Dear Annie: I need to know how to deal with my husband’s loss of emotion.
He is in his late 50s, and I am in my mid-40s. He used to hold my hand in the car and spontaneously grab me to dance when the stereo was on. He’d kiss me on the neck while I was working in the kitchen.
But not anymore. He doesn’t even let me cuddle up to him when we’re watching a movie.
And it’s more than that. He doesn’t get excited about seeing the grandkids. He is blase about family gatherings and vacation trips.
I would suspect he was depressed, but he still enjoys playing his computer games and watching sports on TV, and he keeps up his household chores.
When I tried to talk to him about it, he said men aren’t supposed to show emotion and he’s just getting old. When I suggested counselling, he flat-out refused. He told me, “Go ahead on your own if you need to waste money.”
I feel emotionally divorced. He won’t discuss it.
Do you have any suggestions on how to motivate him or maybe slam him with a dose of reality so he can see how much this affects me? Could I have done something to cause this? — Emotional Roommate
Dear Roommate: Not likely. Your husband may be depressed in spite of the computer games and TV.
He also may fear aging and becoming less physically capable, and by shutting down his response to you, he may have shut down a lot of other things, as well.
You can’t force him to get counselling, but you might recommend he get a complete physical and alert his doctor to the problem in advance.
Dear Annie: “Becky” and I have been friends since high school. We both have young children now, and they are usually the topic of our conversations.
The problem is, Becky constantly points out things about my children in a negative way. My nine-year-old daughter loves history, science and biography, and noticing her extensive non-fiction library, Becky said, “She doesn’t have much of an imagination.” When our children were playing together, my younger daughter tripped and fell, and Becky casually remarked, “She’s awfully clumsy, isn’t she?”
I defend my children when she says these thoughtless things, but it doesn’t matter.
I’m not sure if she’s being competitive or just inconsiderate. I don’t want to lose this friendship, so what do I do? — Confused in Omaha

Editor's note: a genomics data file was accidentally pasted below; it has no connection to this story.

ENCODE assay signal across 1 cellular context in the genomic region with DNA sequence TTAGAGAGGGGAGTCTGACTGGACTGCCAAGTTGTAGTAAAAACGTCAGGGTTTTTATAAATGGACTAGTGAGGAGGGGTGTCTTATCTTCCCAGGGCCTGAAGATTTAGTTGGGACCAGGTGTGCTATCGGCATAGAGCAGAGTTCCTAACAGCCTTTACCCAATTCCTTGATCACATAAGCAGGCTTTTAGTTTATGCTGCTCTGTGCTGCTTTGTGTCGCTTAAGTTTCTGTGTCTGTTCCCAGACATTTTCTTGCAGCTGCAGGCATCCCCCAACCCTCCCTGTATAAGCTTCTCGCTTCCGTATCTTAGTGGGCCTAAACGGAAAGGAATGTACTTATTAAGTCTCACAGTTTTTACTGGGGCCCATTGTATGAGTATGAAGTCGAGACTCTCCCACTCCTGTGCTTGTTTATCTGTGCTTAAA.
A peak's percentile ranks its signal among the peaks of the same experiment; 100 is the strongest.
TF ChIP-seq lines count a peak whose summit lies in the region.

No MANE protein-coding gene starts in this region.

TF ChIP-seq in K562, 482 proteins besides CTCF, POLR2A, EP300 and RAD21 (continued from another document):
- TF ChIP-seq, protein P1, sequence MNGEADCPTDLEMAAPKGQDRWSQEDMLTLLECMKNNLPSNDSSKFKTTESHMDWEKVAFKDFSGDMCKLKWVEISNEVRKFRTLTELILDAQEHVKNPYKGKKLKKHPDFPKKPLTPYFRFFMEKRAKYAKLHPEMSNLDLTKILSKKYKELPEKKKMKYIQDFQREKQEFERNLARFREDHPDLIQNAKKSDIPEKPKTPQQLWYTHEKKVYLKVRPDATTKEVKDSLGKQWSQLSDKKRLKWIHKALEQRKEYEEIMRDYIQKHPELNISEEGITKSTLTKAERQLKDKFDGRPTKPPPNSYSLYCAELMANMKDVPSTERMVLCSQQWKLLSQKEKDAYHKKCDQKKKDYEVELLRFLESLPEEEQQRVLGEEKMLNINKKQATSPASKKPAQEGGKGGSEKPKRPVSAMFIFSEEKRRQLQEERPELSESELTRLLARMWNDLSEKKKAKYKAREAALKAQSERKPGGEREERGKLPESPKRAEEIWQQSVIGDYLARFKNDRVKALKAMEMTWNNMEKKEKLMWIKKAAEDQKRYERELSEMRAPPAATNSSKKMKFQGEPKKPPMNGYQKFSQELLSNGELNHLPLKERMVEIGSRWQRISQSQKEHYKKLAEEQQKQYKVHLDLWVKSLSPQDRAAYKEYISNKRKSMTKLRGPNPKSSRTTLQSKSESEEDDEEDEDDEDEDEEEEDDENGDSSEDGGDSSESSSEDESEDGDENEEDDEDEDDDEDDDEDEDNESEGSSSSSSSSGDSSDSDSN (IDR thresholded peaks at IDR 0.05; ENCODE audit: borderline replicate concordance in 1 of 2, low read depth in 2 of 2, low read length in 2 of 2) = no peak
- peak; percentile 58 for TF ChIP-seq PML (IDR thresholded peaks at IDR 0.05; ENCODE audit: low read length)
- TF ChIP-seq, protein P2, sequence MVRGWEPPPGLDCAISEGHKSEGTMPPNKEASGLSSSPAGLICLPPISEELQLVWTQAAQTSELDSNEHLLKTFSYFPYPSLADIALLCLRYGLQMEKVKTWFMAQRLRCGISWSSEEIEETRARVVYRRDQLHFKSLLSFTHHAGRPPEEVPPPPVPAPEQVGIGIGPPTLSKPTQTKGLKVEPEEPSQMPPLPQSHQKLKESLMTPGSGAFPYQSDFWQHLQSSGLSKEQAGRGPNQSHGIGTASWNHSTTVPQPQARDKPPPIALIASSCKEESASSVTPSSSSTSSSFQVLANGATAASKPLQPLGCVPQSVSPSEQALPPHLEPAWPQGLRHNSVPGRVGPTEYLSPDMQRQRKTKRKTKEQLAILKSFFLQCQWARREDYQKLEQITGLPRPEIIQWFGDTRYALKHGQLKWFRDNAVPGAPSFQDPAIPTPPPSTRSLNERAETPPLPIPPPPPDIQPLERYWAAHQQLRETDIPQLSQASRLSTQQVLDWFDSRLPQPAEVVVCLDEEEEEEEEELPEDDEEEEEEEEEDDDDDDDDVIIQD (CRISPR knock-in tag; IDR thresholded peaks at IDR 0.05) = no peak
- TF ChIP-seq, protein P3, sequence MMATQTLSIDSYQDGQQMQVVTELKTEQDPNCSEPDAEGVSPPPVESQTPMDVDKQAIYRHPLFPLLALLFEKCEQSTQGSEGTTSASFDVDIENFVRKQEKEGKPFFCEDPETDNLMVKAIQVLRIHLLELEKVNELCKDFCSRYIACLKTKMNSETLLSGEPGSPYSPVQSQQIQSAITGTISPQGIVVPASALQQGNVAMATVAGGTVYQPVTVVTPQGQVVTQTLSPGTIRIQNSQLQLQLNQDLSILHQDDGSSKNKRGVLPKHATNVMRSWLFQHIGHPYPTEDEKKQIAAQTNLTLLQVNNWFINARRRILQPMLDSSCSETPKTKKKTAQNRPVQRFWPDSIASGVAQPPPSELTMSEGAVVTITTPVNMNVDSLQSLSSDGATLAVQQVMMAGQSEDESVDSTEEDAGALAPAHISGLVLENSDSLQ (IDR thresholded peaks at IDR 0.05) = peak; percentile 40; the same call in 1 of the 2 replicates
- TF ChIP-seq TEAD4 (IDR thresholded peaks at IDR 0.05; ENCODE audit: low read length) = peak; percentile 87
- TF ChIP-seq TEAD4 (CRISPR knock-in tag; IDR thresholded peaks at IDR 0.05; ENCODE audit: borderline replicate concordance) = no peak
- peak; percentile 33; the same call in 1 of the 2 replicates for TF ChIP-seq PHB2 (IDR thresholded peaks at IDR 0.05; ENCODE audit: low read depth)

Dear Omaha: We think she’s being competitive. The fact that these comments are also inconsiderate is incidental.
Becky points out your children’s flaws in order to make her kids seem superior.
It’s a sign of insecurity, and it isn’t going to stop until she recognizes what she is doing. The next time it happens, tell her you are sorry she feels the need to belittle your children and you’d like her to stop.
Dear Annie: The letter from “Heartbroken in N.C.” could have been written by me.
Several years ago, my daughter-in-law decided we didn’t see eye to eye and terminated their relationship with me. I blame my son for letting it happen.
I suffered a heart attack and flatlined twice. My son was notified and still did not contact me. After spending countless days crying, I decided enough was enough. I went to a craft sale and met some ladies who invited me to join a nonprofit organization. Then I joined several other organizations and began volunteering with hospice. I have been going strong for seven years.
Tell “Heartbroken” that it’s time for her to get involved in something that interests her.
Four years ago, my son reconnected with me.
We rebuilt our relationship, and his wife stays away, which is a blessing. I have since found out she is bipolar and has other mental health issues. — What Goes Around
Dear W.G.A.: It must have been difficult for you to cope with the estrangement, but you managed to make a fulfilling life for yourself. And as a bonus, you now have a relationship with your son again.
Annie’s Mailbox is written by Kathy Mitchell and Marcy Sugar, longtime editors of the Ann Landers column. Please e-mail your questions to firstname.lastname@example.org, or write to: Annie’s Mailbox, P.O. Box 118190, Chicago, IL 60611.